Bocas del Toro, Panama
It was a simple crossing into Panama, and from the border we caught a bus and a boat to the main island in the Bocas del Toro archipelago. It wasn't the tropical island getaway we imagined. The town was full of rundown clapboard houses and basic accommodation facilities, all surrounded by murky water. It definitely pulled off the chilled out island vibe though, so much so that it felt like time was going backwards. If we ever returned, we could be staying on a different island.
A big plus for the island was its cheapness. Coming from Costa Rica we noticed a distinct difference in prices for everything from transport and accommodation to food and tours. This included alcohol. We spotted a small bottle of gin for about $1.50 in a supermarket. Along with coconut water, tonic water and a few limes, we knew how we were spending our afternoon.
Dinner on the first night was at a Mexican joint, owned by an American expat. He was training his 11 year old son to be a waiter. I don't think I had or would ever have such attentive service again in my life. He stood on guard like a soldier, ready to pounce the moment we required the slightest bit of assistance. It was sweet to see a son trying to make his dad proud. Pity the food didn't live up to the standards the boy had set. When you order a salad and it is 90% carbs, cheese and raw garlic, you don't want to check out the rest of the menu.
Diving was on the schedule for the following day. Being back on the Caribbean coast we were expecting great things. They were not delivered. Visibility was terrible unless we were close to the surface, however all the cool stuff was deeper down. The first site followed a vertical coral wall, our first wall dive, which was brimming with fantastic coral species. The colours were incredible, some looking like long strands of electrical wire, others like tinsel wrapped tightly around other coral. However this was only seen in shallow waters, which we probably could have seen while snorkeling. Other animals intermittently encountered included lobster, crabs, stingrays, lionfish (beautiful, even though they were venomous and a threat to the environment), plus a giant, old turtle shell, resting gloomily on the seafloor. There weren't many fish to see.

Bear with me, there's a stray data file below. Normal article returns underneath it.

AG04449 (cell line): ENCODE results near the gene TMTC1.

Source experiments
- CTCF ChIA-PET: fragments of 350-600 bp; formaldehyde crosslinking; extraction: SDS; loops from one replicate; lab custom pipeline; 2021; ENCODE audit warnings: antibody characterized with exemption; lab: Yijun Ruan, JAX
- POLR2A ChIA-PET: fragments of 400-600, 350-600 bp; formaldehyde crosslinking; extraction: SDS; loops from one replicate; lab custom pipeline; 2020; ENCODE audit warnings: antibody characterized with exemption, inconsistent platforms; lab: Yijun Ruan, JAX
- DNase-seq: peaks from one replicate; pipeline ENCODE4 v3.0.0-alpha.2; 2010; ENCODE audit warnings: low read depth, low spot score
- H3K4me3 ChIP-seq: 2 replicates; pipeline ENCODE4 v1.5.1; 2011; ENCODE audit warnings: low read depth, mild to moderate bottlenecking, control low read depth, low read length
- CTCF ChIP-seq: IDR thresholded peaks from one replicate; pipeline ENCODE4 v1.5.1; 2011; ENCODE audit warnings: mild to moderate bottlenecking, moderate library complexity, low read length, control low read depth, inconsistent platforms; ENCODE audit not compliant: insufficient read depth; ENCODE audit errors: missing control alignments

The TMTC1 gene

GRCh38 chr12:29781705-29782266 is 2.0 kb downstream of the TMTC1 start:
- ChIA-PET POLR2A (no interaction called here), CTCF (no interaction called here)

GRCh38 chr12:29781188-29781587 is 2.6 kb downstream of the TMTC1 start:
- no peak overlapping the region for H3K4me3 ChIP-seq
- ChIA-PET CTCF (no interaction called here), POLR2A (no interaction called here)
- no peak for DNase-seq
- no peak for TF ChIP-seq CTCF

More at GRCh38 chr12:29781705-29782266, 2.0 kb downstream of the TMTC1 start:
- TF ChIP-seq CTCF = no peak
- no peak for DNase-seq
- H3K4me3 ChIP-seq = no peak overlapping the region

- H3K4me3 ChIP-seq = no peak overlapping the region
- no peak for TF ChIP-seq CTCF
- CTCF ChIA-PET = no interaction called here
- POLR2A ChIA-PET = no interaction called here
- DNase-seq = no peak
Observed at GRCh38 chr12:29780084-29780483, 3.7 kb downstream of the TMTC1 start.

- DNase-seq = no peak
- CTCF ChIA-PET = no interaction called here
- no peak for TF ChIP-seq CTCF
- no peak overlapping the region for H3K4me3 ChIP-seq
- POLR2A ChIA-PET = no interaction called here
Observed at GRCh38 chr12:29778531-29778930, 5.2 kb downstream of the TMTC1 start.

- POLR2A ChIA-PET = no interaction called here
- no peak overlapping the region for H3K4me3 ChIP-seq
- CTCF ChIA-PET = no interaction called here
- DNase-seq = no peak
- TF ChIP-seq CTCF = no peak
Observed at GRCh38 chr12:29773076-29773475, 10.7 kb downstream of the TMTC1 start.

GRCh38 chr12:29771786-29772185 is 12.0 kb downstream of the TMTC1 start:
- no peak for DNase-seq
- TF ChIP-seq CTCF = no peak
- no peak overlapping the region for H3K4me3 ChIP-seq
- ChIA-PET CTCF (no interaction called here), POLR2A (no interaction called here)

The second site was a shipwreck, also a first for us. It was a fairly small boat but we could swim through a few compartments into dark, claustrophobic rooms where I kept banging my oxygen tank ("Don't knock your tank!"). This was the highlight of the day for me. A nearby reef offered similar animals to the first dive, with again not many fish on offer. I wondered where all the hype for this place came from.
For lunch we stumbled upon a Western-style cafe that knew how to make salads. Kale, beetroot, tzatziki - salad heaven! Danny wasn't sold on the place until he spotted Vegemite. This little cafe on an island in the Caribbean Sea sold Vegemite. At $20 for a small jar he couldn't really justify buying it, but he did manage to order a cheese and Vegemite toastie (his favourite meal). This was the highlight of Danny's day.
In the afternoon we hired some ridiculously cheap bicycles and headed out to the other side of the island, in the hopes of finding a swimmable beach. After contending with the sand-filled paths that our bikes refused to drive through, we found a small, popular surf beach that looked extremely inviting. It was lying to us. The whole sea floor was covered in rocks, which were impossible to walk on without reef shoes. So much for swimming. We checked out the one bar on the beach but it must have been catering for millionaires only, given the prices of their drinks. Instead we forced our bikes back towards town, stopping briefly at a beach that contained actual sand. Unfortunately the water only reached knee-height, so swimming again was off the menu.